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July 17, 2003

Bombay Times From: Anil Dharker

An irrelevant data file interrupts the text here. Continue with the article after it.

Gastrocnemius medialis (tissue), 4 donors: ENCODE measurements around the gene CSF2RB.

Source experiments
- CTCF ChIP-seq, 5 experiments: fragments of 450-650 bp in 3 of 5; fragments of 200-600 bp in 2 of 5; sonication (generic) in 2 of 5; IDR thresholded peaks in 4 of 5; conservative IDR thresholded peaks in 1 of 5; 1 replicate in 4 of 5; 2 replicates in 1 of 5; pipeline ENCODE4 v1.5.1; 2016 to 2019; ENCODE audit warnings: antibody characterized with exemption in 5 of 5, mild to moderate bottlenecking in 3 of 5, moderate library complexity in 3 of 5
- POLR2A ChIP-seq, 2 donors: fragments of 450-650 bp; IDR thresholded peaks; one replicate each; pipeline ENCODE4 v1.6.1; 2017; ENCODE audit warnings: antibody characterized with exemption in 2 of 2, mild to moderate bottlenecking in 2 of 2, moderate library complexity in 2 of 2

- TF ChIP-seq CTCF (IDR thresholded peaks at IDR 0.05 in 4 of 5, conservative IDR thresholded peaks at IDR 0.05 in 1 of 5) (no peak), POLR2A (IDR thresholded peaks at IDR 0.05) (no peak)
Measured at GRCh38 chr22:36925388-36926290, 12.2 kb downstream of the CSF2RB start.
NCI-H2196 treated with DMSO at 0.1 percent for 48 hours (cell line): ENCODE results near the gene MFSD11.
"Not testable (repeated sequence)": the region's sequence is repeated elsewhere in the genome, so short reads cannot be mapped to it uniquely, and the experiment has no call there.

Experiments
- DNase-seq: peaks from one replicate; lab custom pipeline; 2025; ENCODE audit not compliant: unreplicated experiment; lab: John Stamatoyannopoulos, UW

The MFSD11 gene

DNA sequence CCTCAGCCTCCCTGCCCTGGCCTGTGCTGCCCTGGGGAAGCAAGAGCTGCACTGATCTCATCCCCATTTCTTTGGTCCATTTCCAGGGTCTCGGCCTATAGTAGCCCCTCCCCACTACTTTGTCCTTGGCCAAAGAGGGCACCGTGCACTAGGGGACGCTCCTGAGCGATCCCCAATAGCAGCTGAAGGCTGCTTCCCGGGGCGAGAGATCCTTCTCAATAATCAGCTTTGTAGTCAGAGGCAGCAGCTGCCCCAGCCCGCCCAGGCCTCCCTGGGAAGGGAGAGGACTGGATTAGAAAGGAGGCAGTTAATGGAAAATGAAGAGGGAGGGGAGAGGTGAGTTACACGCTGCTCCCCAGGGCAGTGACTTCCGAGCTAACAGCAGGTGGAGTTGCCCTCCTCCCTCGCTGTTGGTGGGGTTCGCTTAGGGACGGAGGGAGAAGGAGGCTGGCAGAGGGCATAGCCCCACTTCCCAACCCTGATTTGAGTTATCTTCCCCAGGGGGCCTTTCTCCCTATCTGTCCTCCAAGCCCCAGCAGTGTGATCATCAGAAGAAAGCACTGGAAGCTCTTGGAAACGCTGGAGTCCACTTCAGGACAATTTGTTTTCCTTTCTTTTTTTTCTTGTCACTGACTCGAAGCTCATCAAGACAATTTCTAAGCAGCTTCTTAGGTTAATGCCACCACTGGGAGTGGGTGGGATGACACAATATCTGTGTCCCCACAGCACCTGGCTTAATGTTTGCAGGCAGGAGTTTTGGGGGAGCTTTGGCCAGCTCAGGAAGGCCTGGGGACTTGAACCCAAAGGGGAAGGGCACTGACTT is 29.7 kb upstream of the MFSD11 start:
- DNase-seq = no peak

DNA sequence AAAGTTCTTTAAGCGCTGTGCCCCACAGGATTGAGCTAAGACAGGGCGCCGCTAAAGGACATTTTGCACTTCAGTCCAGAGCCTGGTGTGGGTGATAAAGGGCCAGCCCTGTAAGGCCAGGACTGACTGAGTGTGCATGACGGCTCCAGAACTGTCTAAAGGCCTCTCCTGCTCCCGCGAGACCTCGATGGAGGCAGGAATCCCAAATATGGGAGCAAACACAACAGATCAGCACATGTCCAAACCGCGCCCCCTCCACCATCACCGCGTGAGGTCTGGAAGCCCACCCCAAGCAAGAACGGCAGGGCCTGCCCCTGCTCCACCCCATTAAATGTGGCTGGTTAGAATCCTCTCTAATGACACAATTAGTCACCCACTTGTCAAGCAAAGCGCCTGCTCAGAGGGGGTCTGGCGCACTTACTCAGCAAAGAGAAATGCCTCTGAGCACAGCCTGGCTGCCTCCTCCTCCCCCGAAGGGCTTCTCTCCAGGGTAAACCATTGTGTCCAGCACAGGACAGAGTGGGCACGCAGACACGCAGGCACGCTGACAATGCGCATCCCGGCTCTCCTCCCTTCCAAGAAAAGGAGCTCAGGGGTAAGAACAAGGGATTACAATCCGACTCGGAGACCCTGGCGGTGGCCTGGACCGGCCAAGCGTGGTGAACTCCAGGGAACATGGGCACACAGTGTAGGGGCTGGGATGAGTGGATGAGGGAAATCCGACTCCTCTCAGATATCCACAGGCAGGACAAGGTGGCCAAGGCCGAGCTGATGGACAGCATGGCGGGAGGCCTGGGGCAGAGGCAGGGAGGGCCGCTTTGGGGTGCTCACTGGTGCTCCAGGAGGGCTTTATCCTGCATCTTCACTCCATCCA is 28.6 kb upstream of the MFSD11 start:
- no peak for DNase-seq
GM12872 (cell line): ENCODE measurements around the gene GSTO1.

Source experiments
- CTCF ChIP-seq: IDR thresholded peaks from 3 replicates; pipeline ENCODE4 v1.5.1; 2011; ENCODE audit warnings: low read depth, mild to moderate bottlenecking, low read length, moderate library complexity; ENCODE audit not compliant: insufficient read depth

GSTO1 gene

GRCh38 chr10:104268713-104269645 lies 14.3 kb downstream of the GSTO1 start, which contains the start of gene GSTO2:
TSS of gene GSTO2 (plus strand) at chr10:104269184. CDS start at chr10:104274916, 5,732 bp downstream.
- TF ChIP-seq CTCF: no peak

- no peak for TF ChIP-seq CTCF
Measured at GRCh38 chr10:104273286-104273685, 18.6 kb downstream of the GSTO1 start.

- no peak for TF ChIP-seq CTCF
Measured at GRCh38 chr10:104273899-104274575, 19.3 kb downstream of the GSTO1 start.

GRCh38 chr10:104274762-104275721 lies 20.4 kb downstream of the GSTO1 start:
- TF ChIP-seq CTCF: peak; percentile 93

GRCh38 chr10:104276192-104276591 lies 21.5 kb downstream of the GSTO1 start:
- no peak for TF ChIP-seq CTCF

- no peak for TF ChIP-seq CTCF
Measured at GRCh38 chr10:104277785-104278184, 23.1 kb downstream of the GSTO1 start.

The Best Bakery case is not the worst one in the annals of the judicial system in India. It is, in fact, not even an unusual case. Think about the details for a moment: During the height of the Gujarat violence a very large mob attacked the Best Bakery in Vadodara. It was the only Muslim enterprise in a colony dominated by Hindus. Fourteen people were burnt alive by the mob, but some escaped and became potential witnesses. Among them were Zaheera Shaikh, daughter of the owner of the bakery and her mother, Sehrunissa. They saw the action, and not only that, they were also able to identify many of the rioters. Zaheera, who is now 19, deposed before Justice Verma of the National Human Rights Commission (NHRC) in March last year. In November, she also spoke up before the Concerned Citizens Tribunal. (This was a People’s Commission set up by a body of which I am a part, the Citizens for Justice and Peace). But when the case came up for hearing in the additional sessions court on May 17 this year, she and her mother both retracted their statements. What happened in the six months between November and May is what happens to too many witnesses in India: they are threatened with death or cajoled into taking money for a “better and peaceful future” (there is the implied menace in that enticement too). In this case, the mother and daughter were threatened with death several times. The last straw was their court appearance. Here, in our so-called temple of justice was a hostile crowd making threatening gestures, a state prosecutor who should have discussed strategy with his star witnesses but whom they had never seen before!. As if this wasn’t enough, outside the court a huge posse of goons waited menacingly. Which one of us, if we were poor and defenceless, had seen our family butchered before our eyes, had seen the police connive with the rioters and the administration instigate them, would have had the courage to speak the truth? It says something about the government of Gujarat and the perceived dispensation of justice there, that both mother and daughter, once given safe haven in Maharashtra, are more than willing to speak out. The pattern that we see here isn’t exactly new. It’s just that in Gujarat, it’s reached its ultimate expression. To start with, the police do not record FIRs (Citizens for Justice and Peace had to intervene in hundreds of cases); if police investigations are conducted at all, they are cursory; so cursory that they can easily be thrown out in court; a completely disinterest (or competent public prosecutor is chosen; a “convenient” magistrate or judge is found… The crowning glory is that the government there has appointed as Chief Prosecutor the very lawyer who admits to be a VHP member, and who helped hundreds and hundreds of rioters get bail! He will now be responsible for their prosecution! If ever justice was to be made into a joke, this is it. This pattern of “justice” has ensured that no one has been punished in some of our country’s worst cases of violence. The anti-Sikh riots of Delhi in 1984, the anti-Muslim riots of 1993 in Mumbai are two glaring examples. In the Gujarat violence, the record in the worst cases is: Godhra (where 59 Hindus died, 126 accused are behind bars under POTA, while 62 are absconding), Naroda-Ptaliya (89 Muslims killed, 54 arrested but 51 out on bail, 14 absconding), Gulbarg Society (42 Muslims killed, 28 accused arrested of which 21 out on bail, 23 absconding) and Sardarpura (38 Muslims killed, 32 arrested, all out on bail). If you can see any ray of hope in all this, you must be the world’s greatest optimist. The rest of us will pull out our hair in desperation, but carry on nevertheless. Our system offers us no other choice.








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